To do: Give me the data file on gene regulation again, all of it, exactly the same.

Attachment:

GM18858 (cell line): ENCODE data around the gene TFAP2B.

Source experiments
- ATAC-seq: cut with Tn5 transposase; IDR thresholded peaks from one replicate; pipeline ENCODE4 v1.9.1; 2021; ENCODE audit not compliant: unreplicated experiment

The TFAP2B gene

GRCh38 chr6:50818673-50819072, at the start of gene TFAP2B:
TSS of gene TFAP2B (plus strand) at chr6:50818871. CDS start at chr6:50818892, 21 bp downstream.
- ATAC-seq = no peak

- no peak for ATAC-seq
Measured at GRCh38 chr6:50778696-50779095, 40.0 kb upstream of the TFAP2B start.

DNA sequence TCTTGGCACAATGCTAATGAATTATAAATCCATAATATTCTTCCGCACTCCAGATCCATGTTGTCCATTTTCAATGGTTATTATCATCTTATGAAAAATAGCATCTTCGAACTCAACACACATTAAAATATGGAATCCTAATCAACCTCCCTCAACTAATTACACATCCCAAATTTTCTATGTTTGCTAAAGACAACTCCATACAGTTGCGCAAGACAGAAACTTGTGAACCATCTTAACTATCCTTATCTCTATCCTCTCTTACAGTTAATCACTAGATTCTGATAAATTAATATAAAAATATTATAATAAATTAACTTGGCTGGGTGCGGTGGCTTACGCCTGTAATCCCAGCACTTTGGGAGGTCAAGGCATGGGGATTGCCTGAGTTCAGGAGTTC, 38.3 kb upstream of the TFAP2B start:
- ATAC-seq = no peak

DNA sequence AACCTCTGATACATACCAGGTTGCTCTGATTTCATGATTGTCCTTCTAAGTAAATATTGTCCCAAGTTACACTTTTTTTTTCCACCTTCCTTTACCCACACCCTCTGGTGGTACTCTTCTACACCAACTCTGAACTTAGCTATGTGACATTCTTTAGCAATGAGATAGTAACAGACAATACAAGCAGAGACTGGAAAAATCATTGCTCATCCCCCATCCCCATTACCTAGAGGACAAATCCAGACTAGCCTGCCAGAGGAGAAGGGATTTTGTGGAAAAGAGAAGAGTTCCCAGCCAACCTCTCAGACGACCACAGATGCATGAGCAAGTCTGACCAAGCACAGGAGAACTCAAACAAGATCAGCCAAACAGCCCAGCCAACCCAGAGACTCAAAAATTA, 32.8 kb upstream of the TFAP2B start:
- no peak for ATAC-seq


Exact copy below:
GM18858 (cell line): ENCODE data around the gene TFAP2B.

Source experiments
- ATAC-seq: cut with Tn5 transposase; IDR thresholded peaks from one replicate; pipeline ENCODE4 v1.9.1; 2021; ENCODE audit not compliant: unreplicated experiment

The TFAP2B gene

GRCh38 chr6:50818673-50819072, at the start of gene TFAP2B:
TSS of gene TFAP2B (plus strand) at chr6:50818871. CDS start at chr6:50818892, 21 bp downstream.
- ATAC-seq = no peak

- no peak for ATAC-seq
Measured at GRCh38 chr6:50778696-50779095, 40.0 kb upstream of the TFAP2B start.

DNA sequence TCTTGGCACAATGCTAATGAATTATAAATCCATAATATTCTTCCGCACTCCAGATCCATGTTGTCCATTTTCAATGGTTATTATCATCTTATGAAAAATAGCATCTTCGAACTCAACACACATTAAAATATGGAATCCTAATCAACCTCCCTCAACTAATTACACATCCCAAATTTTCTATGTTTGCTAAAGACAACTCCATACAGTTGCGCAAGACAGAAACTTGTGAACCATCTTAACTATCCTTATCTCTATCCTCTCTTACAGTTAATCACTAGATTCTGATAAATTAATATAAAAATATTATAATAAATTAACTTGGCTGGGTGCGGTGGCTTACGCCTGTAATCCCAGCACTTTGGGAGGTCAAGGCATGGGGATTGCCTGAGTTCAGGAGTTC, 38.3 kb upstream of the TFAP2B start:
- ATAC-seq = no peak

DNA sequence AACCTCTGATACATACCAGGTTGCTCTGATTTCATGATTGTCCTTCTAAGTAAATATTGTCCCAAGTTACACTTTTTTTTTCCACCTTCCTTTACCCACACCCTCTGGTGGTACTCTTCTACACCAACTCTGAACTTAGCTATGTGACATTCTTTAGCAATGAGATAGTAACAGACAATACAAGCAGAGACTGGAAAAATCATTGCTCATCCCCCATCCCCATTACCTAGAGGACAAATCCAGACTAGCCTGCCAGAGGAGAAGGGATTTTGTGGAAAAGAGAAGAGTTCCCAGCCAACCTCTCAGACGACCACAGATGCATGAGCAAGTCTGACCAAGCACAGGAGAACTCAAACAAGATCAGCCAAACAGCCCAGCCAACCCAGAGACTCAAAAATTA, 32.8 kb upstream of the TFAP2B start:
- no peak for ATAC-seq